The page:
The incarnate Son, Jesus Christ, together with his Father and their Spirit, has spoken to humanity and said these same words, and last night the Spirit spoke them again to us in our new President: we are all in this together, and we must look out for each other.

Several times in his speech Obama alluded to Abraham Lincoln, a President who exemplified the ideal that we are all in this together. When many Americans would have gladly allowed the Union to dissolve and the various states to go their separate ways, Lincoln stood insistently on the point that we are in union with each other, whether we like it or not, and we must learn to live in that union.

Isn’t this the very gospel itself? The Father, Son, and Spirit are in union with each other and with humanity, and therefore – in and through Christ – we are all in this thing called life together (Col. 1:15-20). The Holy Spirit led Lincoln to see, politically if not theologically, that there is no such thing as a life of separation and disunion. We are in union and the sooner we learn to live in that union the more joyful our lives will be.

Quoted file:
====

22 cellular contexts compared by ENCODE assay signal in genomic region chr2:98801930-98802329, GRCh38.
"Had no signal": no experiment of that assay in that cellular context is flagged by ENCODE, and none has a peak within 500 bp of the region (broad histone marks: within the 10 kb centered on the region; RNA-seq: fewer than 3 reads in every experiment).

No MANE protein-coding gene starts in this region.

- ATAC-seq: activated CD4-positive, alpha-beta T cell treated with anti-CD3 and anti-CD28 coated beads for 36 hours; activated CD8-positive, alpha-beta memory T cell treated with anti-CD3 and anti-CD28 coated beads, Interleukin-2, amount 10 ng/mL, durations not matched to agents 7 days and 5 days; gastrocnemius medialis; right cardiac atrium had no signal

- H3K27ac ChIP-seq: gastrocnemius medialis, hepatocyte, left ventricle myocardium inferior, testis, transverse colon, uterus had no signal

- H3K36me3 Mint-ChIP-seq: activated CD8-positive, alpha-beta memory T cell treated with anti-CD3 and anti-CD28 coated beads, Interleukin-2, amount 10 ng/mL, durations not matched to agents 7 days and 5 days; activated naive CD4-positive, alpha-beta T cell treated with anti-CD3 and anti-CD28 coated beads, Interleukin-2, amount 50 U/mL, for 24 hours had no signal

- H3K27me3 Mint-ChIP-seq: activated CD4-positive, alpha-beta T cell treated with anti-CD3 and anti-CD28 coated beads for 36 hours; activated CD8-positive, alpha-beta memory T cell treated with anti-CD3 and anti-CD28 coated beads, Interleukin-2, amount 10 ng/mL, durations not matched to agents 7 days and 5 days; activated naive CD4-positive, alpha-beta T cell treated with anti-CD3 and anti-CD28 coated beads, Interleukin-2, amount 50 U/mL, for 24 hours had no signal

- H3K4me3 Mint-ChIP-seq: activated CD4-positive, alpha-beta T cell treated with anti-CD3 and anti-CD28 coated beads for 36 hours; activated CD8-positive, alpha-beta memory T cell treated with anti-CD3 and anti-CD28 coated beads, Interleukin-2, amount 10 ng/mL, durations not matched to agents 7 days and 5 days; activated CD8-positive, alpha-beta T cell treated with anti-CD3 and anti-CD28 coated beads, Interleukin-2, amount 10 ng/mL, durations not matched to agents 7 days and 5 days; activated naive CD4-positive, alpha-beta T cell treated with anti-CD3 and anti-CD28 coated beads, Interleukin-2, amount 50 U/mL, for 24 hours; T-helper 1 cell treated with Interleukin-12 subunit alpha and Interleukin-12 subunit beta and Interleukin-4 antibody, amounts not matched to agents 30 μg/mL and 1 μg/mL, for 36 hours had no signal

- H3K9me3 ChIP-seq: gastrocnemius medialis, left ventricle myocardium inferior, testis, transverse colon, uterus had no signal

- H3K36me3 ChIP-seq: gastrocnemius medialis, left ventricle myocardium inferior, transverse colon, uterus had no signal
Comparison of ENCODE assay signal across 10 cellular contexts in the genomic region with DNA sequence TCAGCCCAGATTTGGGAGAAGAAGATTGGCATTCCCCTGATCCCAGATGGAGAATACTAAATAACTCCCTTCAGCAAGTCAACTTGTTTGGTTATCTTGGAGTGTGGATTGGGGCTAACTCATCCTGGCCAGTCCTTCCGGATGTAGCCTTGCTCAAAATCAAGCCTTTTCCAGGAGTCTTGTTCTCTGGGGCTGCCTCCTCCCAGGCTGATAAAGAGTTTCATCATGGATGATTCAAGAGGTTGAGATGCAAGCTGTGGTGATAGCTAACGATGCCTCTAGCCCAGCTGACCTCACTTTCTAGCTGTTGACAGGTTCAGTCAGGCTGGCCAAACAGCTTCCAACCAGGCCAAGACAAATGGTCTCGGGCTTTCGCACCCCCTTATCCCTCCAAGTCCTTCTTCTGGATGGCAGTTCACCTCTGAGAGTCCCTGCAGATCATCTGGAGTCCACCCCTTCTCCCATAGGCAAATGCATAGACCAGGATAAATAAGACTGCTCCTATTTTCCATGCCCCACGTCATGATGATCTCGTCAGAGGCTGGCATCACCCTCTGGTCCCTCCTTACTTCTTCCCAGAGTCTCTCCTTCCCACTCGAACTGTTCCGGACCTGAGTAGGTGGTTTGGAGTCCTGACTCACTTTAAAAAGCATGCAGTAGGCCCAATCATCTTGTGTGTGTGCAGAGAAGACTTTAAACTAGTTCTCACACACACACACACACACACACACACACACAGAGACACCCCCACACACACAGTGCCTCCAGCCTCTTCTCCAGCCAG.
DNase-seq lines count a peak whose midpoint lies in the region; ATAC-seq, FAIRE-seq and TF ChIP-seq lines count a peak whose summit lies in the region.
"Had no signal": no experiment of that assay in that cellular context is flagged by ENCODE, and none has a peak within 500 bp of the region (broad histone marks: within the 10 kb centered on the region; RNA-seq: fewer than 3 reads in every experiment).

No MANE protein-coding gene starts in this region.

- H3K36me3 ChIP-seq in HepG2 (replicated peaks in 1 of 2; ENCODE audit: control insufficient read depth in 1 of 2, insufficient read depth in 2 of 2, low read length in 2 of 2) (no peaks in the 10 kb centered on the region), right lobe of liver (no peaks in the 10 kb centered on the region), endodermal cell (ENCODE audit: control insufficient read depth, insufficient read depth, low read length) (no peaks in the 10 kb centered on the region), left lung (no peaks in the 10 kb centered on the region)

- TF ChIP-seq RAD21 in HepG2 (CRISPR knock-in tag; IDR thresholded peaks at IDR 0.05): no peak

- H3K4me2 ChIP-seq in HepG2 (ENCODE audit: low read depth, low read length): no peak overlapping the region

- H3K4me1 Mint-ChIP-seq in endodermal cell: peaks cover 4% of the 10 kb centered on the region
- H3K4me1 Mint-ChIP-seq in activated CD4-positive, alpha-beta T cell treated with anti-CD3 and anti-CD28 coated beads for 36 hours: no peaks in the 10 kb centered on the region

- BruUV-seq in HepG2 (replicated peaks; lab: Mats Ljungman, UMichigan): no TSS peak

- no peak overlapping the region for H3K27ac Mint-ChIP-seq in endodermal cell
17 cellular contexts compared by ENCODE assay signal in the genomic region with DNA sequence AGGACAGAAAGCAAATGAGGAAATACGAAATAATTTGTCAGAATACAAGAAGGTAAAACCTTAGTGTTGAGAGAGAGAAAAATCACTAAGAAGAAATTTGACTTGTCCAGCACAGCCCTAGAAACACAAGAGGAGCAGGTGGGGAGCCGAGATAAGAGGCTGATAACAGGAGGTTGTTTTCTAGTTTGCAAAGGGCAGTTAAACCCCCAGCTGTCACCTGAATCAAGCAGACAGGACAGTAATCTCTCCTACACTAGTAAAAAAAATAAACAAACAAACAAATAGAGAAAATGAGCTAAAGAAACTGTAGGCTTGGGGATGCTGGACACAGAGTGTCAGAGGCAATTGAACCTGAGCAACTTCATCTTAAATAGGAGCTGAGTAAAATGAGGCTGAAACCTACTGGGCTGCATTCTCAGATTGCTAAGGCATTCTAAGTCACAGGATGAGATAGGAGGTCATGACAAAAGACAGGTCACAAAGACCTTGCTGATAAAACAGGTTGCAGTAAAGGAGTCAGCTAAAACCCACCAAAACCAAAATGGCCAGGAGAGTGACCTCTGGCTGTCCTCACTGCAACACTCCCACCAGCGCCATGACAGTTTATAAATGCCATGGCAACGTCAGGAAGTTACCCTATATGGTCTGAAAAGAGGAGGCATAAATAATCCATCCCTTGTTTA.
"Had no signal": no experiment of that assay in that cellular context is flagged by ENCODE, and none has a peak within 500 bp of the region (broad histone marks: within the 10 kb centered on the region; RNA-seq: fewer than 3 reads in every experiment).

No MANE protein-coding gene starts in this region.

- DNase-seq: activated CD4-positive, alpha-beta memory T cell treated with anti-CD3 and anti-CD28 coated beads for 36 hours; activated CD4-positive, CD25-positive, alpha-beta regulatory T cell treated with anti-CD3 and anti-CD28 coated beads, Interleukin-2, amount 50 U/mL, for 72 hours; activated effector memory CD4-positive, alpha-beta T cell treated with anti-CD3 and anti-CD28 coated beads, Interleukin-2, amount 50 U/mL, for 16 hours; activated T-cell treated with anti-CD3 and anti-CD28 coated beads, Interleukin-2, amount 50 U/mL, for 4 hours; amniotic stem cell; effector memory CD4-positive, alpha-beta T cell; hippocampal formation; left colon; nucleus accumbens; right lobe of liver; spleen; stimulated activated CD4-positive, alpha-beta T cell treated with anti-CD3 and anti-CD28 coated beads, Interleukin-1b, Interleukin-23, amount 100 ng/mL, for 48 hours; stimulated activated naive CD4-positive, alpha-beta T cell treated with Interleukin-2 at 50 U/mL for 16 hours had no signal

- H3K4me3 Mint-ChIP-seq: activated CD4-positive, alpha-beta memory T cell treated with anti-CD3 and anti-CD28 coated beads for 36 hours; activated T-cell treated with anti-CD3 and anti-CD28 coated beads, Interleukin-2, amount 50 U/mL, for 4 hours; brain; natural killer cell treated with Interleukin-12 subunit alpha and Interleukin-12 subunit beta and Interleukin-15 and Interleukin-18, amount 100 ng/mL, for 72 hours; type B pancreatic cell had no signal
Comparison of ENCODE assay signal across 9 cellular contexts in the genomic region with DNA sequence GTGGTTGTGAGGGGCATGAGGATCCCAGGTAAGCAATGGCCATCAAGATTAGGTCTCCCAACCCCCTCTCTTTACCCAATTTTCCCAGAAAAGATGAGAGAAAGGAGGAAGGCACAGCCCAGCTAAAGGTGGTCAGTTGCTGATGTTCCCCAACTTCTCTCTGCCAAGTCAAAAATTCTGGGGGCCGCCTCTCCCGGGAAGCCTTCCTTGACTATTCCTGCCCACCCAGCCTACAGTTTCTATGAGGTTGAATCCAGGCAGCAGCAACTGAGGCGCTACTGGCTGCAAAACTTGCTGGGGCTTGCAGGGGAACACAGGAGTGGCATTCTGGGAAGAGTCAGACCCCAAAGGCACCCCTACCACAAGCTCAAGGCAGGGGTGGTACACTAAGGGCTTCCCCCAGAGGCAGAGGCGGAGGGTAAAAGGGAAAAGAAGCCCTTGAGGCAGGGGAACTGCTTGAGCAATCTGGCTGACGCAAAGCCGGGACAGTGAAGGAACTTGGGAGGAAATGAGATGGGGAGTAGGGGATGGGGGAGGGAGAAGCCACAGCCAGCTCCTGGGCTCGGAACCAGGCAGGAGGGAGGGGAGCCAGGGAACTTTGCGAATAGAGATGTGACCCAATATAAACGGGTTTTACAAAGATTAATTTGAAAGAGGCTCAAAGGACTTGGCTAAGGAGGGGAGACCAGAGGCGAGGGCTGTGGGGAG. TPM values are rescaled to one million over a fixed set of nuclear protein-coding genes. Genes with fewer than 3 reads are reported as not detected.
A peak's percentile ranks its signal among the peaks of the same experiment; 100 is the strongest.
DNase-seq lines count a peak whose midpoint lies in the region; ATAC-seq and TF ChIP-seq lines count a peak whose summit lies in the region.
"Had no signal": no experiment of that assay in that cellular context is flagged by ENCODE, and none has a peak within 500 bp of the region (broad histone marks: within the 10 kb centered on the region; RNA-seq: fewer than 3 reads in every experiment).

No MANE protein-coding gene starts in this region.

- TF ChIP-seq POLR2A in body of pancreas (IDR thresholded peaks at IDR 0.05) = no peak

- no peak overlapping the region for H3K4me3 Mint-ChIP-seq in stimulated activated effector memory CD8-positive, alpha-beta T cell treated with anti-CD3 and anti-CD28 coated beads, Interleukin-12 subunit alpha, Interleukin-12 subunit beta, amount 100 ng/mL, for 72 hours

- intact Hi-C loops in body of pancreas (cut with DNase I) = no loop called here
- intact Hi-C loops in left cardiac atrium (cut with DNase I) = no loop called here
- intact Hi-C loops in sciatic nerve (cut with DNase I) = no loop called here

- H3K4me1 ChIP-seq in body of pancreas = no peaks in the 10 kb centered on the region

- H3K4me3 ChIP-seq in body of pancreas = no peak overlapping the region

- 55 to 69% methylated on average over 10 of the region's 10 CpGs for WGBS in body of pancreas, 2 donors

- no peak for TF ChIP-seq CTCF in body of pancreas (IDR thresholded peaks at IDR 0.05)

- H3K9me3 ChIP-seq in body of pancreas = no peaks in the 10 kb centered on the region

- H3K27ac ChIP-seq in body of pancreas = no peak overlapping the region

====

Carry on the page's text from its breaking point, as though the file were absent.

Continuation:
So, when Obama quoted directly from Lincoln’s first inaugural address, I could not help but hear the Father speak to us again through words delivered to us now by two Presidents:

As Lincoln said to a nation far more divided than ours, “We are not enemies, but friends…though passion may have strained it must not break our bonds of affection.”

And when Obama spoke to the larger world he affirmed that the blessing of America is not for us only but for the whole of humanity, because we are all in this together: